“Our second deaf dog was adopted at age 13, like yours, she doesn't miss meals and dropped food doesn't have the opportunity to hit the ground. Unlike the first dog, this one was born with hearing and lost it with age. We needed a whole new set of hand signals for her, as she didn't respond to the ones we were used to using.
“Both dogs were well-loved and the deafness was more of an inconvenience for us than for them. When we adopted them, the foster parents didn't realize the dogs were deaf, they thought they were stubborn and independent. It has been an interesting journey with them, and my life is fuller for having such great, unique dogs.”
The lectionary calls for Psalm 19 this week. But I have done that psalm so often that I decided to go, instead, with a paraphrase of Psalm 150 that Boyd Wilson, a retired minister in New Zealand, sent me in response to last week’s column on singing. On his blog page, https://earthedspirit.wordpress.com/psalms-reflected-in-prayer/, he describes his paraphrases as “reflections on prayer.”
150 Music beyond words
1. I suspect you would prefer us to make more music, with longer intervals of silence, while speaking and writing fewer words.
2. In particular, I know you could do without our feeble attempts to define your infinite being and prescribe your agenda.
3. Music is something else in the world of worship. The sound, whether of instruments or voices, is the thing.
4. From violin to double bass, piccolo to bassoon, piano and harp, trumpet, horn and trombone, drum and bell, guitar and digital keyboard, voices in every range – each and all echo your joy.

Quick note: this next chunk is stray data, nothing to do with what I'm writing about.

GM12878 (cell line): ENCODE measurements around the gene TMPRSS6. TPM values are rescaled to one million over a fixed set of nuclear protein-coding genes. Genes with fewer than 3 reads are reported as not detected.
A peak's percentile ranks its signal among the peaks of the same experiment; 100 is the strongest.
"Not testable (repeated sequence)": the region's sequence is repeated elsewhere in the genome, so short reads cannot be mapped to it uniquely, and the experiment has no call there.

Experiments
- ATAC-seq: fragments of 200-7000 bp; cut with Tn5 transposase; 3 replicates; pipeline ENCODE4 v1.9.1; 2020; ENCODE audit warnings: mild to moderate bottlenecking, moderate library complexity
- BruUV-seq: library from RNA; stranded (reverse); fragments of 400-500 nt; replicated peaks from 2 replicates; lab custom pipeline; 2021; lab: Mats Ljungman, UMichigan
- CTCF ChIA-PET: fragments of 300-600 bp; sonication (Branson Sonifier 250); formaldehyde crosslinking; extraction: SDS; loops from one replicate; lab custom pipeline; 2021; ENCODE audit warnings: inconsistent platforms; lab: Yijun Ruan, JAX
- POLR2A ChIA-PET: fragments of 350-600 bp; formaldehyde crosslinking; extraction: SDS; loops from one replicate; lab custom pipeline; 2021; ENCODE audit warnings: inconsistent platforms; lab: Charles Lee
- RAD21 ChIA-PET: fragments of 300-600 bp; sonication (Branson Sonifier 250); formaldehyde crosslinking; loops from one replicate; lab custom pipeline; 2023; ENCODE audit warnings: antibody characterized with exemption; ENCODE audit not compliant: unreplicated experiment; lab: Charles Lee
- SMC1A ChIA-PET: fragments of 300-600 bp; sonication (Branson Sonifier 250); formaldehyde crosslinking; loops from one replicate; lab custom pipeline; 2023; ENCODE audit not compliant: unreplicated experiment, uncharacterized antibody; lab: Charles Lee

5. Composers and songwriters, poets and choreographers, whether intentionally religious or not, capture your creativity.
6. All resound praise in ultimate harmony.
7. And then there is the most sacred offering of all: the hush of our indrawn breaths in awe at your listening, inspiring, holy presence within music.
8. Let all that utters sound, all that receives your gift of life, respond in joy. Alleluia!
For paraphrases of mostof the psalms used by the Revised Common Lectionary, you can order my book Everyday Psalmsfrom Wood Lake Publishing, email@example.com.
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Ralph Milton’s latest project is a kind of Festival of Faith, a retelling of key biblical stories by skilled storytellers like Linnea Good and Donald Schmidt, designed to get people talking about their own faith experience. It’s a series of videos available on Youtube. I suggest you start with his introductory section: https://www.youtube.com/watch?v=7u6qRclYAa8
Ralph’s “Sing Hallelujah” -- the world’s first video hymnal -- is still available. It consists of 100 popular hymns, both new and old, on five DVDs that can be played using a standard DVD player and TV screen, for use in congregations who lack skilled musicians to play piano or organ. More details at wwwDOTsinghallelujahDOTca
Wayne Irwin's “Churchweb Canada,”an inexpensive service for any congregation wanting to develop a web presence, with free consultation. <http://wwwDOTchurchwebcanadaDOTca>
I recommend Isabel Gibson’s thoughtful and well-written blog, wwwDOTtraditionaliconoclastDOTcom
Alva Wood’s satiric stories about incompetent bureaucrats and prejudiced attitudes in a small town -- not particularly religious, but fun; alvawoodATgmailDOTcom to get onto her mailing list.
Tom Watson writes a weekly blog called “The View from Grandpa Tom’s Balcony”-- ruminations on various subjects, and feedback from Tom’sreaders. Write him at tomwatsoATgmailDOTcom or twatsonATsentexDOTnet